Victor Pineda named by US President Obama to the US Access Board, which promotes disability rights through accessible design and development of standards for transportation, built environment, communication and information technology was in India recently. He spoke to Rema Nagarajan about the need for research universities, civil society and the government to work together to bring sustainable change:
Why do you say this is a historic opportunity for creating accessibility?
Never in the history of humanity have we experienced such rapid urbanisation.
We are experiencing tremendous growth of built environment. In the next 20 years, we will double all built environment on this planet.So we have a tremendous opportunity to build it right.
All my discussions in India with architects have shown that the cost of adding provisions for accessibility is marginal, about 1% of the total construction cost. This 1% cost creates a lifetime of returns as the building is open to more people, employment is open to more people and people with disabilities can become tax payers who contribute to the growth of the nation. We cannot continue to build in a way that is not accessible as it will cost three to four times more to fix the mistakes. So the time to act is now, not yesterday, not tomorrow.
How can an entire society’s attitude towards disability be changed?
It is really up to everyone to create opportunities to include. But this cannot be done by voluntary measures.
You need a very strong regime for enforcement. You need to have the authority to exercise your right and obtain injunctive relief because discrimination or exclusion is a form of violence.
Amartya Sen’s framework of capabilities greatly influenced my doctoral work.Sen says development is about giving people the capabilities to live the life they value.
Disability is not the property of an individual, rather it is the experience of an individual in a particular environment. So, in a sense, the environment is disabling the individual.
So people with disabilities are being deprived of the capabilities to live the life they value.
They are being deprived of their fundamental freedoms.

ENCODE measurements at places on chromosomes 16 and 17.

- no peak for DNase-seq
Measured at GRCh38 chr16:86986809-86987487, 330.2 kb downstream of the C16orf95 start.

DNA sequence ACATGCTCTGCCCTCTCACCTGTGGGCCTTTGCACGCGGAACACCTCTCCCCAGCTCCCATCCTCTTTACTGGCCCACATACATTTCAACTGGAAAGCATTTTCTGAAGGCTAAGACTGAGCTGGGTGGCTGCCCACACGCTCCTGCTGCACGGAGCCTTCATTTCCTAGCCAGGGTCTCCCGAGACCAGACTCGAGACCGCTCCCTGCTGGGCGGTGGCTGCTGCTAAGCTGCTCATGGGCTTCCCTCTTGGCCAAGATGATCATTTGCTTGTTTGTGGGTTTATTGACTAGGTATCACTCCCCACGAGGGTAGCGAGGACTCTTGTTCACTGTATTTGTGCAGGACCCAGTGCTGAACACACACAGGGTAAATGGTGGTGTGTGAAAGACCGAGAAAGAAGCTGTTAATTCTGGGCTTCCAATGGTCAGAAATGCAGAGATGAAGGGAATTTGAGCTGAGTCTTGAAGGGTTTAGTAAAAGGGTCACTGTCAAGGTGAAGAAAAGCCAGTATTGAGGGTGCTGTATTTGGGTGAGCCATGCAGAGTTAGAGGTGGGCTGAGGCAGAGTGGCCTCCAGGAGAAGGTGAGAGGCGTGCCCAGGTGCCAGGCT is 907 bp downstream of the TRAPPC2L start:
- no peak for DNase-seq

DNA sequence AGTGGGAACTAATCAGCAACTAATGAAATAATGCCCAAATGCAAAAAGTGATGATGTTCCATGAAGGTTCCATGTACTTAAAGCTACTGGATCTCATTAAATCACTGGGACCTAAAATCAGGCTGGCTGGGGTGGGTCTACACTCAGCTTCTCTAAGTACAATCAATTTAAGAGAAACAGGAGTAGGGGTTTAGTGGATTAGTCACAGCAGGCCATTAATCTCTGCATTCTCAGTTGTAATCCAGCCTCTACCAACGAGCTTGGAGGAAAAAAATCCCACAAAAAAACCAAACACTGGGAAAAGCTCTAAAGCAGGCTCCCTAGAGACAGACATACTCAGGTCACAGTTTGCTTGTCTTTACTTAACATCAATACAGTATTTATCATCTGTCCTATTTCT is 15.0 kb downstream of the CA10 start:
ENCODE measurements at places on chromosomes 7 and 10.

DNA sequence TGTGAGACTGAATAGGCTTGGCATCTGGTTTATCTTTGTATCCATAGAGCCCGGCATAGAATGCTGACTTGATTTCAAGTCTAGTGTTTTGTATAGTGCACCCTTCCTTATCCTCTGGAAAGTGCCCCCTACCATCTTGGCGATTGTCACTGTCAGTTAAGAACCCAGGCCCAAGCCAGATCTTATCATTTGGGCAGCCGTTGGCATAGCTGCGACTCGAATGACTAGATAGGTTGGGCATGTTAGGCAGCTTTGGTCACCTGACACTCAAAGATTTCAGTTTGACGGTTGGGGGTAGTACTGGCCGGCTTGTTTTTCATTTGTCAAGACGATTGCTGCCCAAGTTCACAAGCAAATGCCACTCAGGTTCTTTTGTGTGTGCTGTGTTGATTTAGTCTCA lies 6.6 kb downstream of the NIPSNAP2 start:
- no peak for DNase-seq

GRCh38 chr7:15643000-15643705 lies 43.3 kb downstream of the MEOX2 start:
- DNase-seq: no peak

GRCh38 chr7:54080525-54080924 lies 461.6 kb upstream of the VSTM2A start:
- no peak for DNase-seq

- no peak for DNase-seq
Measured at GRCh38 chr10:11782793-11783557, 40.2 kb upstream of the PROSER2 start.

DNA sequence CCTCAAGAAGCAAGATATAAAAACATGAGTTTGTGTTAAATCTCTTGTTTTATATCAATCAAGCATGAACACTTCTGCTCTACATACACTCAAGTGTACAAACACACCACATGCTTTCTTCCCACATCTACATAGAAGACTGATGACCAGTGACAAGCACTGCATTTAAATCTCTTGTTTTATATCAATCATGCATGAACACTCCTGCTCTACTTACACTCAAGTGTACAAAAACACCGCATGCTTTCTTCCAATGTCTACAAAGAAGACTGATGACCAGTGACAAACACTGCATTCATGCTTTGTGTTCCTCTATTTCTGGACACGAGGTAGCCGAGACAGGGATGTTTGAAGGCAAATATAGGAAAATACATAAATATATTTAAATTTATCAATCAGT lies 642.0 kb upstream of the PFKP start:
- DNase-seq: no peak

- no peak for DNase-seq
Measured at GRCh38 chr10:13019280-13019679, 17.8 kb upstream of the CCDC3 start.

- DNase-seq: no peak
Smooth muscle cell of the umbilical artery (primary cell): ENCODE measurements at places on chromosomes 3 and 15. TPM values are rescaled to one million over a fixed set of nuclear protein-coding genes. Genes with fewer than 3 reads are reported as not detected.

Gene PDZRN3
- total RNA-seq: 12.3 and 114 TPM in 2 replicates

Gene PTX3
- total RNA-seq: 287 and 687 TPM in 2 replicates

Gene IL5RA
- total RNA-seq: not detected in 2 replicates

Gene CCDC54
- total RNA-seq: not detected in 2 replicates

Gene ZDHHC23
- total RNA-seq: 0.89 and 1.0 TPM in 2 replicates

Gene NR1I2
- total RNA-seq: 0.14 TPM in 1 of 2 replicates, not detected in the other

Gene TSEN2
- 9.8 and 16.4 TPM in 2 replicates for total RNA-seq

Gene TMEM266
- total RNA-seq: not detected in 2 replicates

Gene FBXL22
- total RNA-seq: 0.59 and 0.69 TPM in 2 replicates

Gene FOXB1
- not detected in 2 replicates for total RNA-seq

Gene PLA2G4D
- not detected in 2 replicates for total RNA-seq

How can governments solve a problem of social attitude? Governments cannot solve the issue alo ne but they do play an important role to structure and create the terms in which meaningful change can be brought about. Public funding is meant for everybody .
Any construction project that has even one rupee from the public sector should be used to make the building fully accessible.
Private locations that have a public use like restaurants, theatres and so on built after a particular date should also be accessible and those built before the date should not be given permission to renovate till they bring it up to the accessibility code. No public fund should be used in a way that discriminates against people with disabilities.
Where are the huge funds required to create accessibility?
India is a very rich country. There are resources but they are not being allocated. It is a simple issue of elevating the cost of non-compliance. If private property owners can be sued for non-compliance and if public officials know that they will be reprimanded or fined for non-compliance, they will self-regulate. Discrimination has no place in the cities of the future because it will lower production capacity. When everybody can contribute their talent you will increase productivity. People who say it costs too much don’t know that it costs much more to do nothing. It costs much more to keep people non-productive.
You have been to 60 countries. Is there any city that is fully accessible?
Berkeley city in California is probably the closest because of a lot of work by disability activists. But accessibility is not an issue of the developed versus developing countries. It is an issue of political priorities. I have seen examples of serious efforts towards accessibility in very poor countries.
For instance, in Yerevan, the capital of Armenia, they allow disability organizations to identify and prioritize the barriers in the city and the contractor hired to remove the barriers would not be paid till civil society signed off on the work. This allowed civil society to do quality control.
Today, technical solutions for accessibility exist and the issue is no more about how do we make something accessible, but about are we willing to make the decision to make it happen. It is the political willingness to make it happen.
How accessible were the cities you visited in India?
I visited Mumbai, Varanasi, Agra and Delhi and there were difficulties being a wheelchair user. This is my second visit to India. I was 13 when I first came here. My father brought me to Satya Sai Baba thinking he could cure me. Later, I realized that it wasn’t I who needed to be cured but it was society. Parents of children with disability face a lot of fear and they feel alone when they have to confront disability because they don’t see all the possibility, beauty and talent.
By: Reema Nagarajan